Partnering to conserve the monarch butterfly migration

“Bring Back the Monarchs” Native Milkweed Campaign and the Milkweed Market

Limited milkweed plant and seed availability is often cited by monarch enthusiasts and restoration practitioners as a barrier to creating habitat for monarchs. This is especially true when seeking native plants that are not horticultural cultivars, and are derived from locally-sourced seeds. Such plants and seeds are essential for large-scale restoration efforts, and preferred by many conservation-minded gardeners. Monarch Watch is taking a novel approach to building the commercial availability of regionally-sourced milkweed plants, while concurrently creating a demand for these plants so that native plant suppliers are motivated to support this effort long term. Monarch Watch staff are collecting, processing, storing, and shipping milkweed seeds and plants, recruiting milkweed buyers, coordinating production and sales of milkweed, and producing and distributing promotional materials. If you would like to gather and send milkweed seeds, organize a plant sale, or otherwise get involved you can find more information about this work at www.bringbackthemonarchs.org.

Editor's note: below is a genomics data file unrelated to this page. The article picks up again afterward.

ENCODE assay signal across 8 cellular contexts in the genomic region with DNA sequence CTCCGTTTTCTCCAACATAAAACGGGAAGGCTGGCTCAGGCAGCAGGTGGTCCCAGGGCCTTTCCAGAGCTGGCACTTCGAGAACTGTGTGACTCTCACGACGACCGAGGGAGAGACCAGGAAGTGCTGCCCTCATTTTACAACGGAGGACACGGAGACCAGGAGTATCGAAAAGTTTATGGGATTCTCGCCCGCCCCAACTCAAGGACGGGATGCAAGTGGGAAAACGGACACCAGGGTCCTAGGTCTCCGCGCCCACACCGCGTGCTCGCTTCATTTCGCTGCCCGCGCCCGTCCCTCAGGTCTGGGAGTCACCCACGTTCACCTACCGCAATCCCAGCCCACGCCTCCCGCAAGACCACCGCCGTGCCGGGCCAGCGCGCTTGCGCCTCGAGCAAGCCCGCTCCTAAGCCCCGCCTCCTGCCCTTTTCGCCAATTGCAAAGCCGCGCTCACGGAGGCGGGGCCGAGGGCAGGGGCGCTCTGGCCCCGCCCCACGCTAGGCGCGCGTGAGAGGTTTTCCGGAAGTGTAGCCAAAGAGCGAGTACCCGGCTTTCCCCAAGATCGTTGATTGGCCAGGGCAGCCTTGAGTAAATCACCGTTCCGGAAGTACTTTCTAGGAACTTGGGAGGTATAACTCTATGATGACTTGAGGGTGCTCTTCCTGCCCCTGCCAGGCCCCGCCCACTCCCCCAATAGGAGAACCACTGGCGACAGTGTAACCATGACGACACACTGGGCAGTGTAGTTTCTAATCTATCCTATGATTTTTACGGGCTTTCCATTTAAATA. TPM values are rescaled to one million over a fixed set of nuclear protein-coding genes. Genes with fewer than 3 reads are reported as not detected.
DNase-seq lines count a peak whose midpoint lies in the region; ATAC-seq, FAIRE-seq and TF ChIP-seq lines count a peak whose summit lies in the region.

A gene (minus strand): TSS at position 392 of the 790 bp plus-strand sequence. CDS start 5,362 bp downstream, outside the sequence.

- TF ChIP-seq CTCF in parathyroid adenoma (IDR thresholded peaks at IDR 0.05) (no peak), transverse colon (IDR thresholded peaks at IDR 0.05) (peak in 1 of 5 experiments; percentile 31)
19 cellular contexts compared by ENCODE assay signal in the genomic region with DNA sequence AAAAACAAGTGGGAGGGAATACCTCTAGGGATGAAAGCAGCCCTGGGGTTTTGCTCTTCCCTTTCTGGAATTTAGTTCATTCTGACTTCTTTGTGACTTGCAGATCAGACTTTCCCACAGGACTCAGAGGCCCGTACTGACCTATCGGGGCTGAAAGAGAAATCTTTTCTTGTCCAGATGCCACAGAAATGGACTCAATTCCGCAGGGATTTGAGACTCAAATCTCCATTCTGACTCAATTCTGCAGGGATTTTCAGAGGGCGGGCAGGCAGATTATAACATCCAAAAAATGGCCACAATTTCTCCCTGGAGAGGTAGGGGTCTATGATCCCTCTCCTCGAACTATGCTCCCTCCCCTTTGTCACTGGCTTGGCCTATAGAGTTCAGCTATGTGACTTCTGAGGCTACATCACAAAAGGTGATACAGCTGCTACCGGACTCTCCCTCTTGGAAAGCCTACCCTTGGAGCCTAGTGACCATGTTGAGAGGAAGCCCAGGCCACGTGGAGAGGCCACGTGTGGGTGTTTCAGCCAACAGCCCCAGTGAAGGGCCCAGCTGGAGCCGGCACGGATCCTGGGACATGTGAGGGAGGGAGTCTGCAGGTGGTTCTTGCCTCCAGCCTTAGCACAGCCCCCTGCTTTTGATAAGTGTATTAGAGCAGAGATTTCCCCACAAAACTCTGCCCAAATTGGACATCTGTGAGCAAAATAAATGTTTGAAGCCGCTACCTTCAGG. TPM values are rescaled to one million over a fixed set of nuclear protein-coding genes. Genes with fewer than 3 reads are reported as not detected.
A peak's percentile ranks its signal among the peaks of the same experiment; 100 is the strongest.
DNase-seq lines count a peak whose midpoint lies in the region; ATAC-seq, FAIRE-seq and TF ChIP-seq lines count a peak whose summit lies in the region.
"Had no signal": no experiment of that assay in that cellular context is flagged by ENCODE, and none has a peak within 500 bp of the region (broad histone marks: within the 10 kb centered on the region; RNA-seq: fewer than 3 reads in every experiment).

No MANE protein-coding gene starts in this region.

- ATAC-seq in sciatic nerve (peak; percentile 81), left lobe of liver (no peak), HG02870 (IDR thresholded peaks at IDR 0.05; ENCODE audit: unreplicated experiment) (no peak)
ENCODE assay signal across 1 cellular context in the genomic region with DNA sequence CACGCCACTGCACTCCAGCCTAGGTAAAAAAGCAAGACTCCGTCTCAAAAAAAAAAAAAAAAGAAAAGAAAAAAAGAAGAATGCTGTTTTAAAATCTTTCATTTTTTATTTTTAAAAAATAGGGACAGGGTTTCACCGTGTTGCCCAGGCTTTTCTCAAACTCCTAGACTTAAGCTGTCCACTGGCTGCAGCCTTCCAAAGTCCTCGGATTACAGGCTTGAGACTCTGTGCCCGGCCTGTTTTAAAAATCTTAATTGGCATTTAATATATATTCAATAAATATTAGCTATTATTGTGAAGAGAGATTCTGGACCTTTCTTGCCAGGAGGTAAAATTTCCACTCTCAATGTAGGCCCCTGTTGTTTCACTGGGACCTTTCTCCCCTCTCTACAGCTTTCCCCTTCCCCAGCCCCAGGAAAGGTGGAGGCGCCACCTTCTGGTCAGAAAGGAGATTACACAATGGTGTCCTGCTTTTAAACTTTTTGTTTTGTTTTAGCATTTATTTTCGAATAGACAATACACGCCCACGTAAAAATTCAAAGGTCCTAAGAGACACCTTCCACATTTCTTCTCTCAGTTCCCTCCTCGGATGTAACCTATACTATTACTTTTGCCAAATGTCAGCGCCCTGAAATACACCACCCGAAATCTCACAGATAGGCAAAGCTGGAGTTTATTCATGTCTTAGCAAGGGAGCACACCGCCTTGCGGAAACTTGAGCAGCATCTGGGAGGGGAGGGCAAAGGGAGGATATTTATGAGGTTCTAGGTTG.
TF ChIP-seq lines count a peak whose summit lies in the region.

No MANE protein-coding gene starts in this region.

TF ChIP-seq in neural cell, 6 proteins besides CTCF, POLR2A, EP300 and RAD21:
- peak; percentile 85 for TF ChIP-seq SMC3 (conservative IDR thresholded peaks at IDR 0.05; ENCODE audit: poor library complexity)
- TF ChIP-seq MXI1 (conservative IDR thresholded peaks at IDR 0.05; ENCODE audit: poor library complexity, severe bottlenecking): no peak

Buying locally-sourced native milkweed can be a daunting task. Monarch Watch has compiled information on species of milkweed sold and seed sources on the Bring Back the Monarchs website so that gardeners looking for milkweed can find a local commercial source. This information was collected from online inventories and conversations with nursery managers. A Milkweed Market reference guide aids in the distribution of milkweed. Monarch Watch staff are also fielding questions and providing information to land managers to match individual habitat restoration projects with the best possible milkweed seed source.

In spring 2013, Monarch Watch was successful in the propagation of 25,000 milkweed plugs, and distributed nearly 20,000 of those to locations across the U.S. They are planning for distribution of 50,000 milkweed plugs in spring 2014. 

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